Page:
A few weeks later, the volunteer coordinator of the organization asked for a meeting, giving me the impression it was a job interview. We met at a cafe, and she let me talk about my experience with yoga and teaching and working in communities of color in the Bay Area. She then proceeded to tell me that the woman I had the e-mail exchange with is close friends with an influential member of their board and that the board had decided that I was not a good representative of their organization. She fired me from my volunteer position.
The white yoga instructor who got me fired wasn’t satisfied. She kept going, calling the owner of the new yoga studio where I taught to tell her that I’m a “dangerous narcissist” and that they should “watch out” for me. She also described me on her personal blog as “behaving like a terrorist from the Islamic state of Syria.” On her yoga advice column, she has made comments like “I may look small and white, but I have been told I have the soul of large black woman.” She’s posted a “Duck Lives Matter” meme.
In spite of her hateful behavior, her cultural appropriation of yoga, her violence against brown and black women, she’s making a great living teaching yoga and authoring yoga books.
[Read Related: How a Popular Decolonizing Yoga Summit Became a Colonizing One]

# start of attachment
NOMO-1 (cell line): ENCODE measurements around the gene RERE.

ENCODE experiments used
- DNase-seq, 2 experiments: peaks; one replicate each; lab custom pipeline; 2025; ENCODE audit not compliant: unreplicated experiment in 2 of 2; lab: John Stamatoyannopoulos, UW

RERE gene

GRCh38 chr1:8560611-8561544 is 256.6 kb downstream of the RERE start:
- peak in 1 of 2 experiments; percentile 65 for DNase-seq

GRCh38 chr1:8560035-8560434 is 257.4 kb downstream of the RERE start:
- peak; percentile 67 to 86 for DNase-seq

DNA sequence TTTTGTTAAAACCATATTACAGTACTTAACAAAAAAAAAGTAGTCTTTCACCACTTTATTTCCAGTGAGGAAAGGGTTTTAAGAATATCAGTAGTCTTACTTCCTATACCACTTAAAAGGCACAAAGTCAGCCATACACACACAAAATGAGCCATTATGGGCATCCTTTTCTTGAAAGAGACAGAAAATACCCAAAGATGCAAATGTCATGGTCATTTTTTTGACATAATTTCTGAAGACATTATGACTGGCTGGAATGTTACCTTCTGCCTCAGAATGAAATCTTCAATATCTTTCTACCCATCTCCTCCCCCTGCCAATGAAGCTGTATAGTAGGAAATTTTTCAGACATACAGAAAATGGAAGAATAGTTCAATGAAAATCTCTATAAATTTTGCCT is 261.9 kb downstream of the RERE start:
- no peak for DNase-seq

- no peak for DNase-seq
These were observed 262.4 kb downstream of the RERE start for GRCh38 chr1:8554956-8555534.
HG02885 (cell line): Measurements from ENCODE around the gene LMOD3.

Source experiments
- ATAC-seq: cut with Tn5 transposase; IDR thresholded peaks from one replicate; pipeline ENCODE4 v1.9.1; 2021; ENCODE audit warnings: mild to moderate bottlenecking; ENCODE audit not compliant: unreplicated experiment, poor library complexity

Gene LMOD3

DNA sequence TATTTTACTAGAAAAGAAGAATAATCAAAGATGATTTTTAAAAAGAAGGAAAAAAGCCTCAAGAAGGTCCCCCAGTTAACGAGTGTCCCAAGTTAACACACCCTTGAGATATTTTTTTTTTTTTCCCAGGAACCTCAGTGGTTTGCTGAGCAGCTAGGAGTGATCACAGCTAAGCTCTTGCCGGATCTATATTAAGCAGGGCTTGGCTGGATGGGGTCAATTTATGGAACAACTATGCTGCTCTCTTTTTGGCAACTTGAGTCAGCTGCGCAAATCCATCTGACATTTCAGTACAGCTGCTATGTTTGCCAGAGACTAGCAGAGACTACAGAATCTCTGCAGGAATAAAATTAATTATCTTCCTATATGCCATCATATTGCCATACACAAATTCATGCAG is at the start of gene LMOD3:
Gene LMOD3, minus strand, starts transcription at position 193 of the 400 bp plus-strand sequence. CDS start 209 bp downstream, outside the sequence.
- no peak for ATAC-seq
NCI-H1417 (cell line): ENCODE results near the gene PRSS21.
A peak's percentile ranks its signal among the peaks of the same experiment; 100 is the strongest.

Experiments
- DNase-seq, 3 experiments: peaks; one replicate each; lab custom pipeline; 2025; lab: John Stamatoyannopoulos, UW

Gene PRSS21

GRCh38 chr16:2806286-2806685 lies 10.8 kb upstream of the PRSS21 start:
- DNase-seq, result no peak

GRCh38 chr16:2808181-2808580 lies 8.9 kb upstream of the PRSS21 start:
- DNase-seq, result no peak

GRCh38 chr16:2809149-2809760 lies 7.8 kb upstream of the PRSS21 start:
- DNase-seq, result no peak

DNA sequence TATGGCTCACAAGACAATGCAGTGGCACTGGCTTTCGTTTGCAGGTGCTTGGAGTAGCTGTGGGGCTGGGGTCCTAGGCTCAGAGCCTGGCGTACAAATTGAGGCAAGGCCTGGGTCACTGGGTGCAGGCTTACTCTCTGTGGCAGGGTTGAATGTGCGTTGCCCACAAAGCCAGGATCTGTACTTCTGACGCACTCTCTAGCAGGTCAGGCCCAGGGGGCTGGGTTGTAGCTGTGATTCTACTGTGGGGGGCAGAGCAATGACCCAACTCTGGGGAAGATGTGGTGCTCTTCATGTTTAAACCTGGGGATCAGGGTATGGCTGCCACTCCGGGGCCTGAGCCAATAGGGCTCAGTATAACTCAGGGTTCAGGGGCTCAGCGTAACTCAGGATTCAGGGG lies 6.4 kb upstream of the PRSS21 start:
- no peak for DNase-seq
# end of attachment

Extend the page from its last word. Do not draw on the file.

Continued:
Five years later, I ventured to work for a different organization that provides yoga programs to public schools. It, too, was run by a white woman. I guess I’m a glutton for punishment. I had been referring students from my POC yoga teacher training to her organization because they offered decent pay and needed teachers of color to work with kids of color.
As I was going through their training, I discovered that they had fired one of my former students, a queer black woman, on the day that she was being evicted from her home. I decided to ask some questions.
The flood of white tears propelled me to quit before I was fired. I received the “the palpable tension between us wouldn’t be good for the kids and the kids are my number one priority” email literally within seconds of sending my resignation.
How has this affected you mentally and physically?
After getting fired from the volunteer job, I became severely depressed and decided to end my yoga teaching career. But then I wrote about my experience and published it on Elephant Journal. I was then contacted by the Denver Center for Crime Victims and started teaching a WOC class, which then led me to start the POC yoga teacher training. So in a way, that experience, though very hard, led to greater purpose and path to healing for me.
Throughout these (and so many other) racist experiences, I’ve had to shove my feelings down. I recently had a health issue arise, and we still aren’t sure if it’s a stomach or a heart problem. Energetically, it feels like I have been shoving my grief down into a space of anger for years because anger feels a little more powerful.
But I have also been suppressing my anger, and that continues to cause a lot of inflammation in my body. I’m going through a pretty intense time right now where things are bubbling up, and I have to experience everything that I’ve been pushing down for the last two decades.
I feel sick.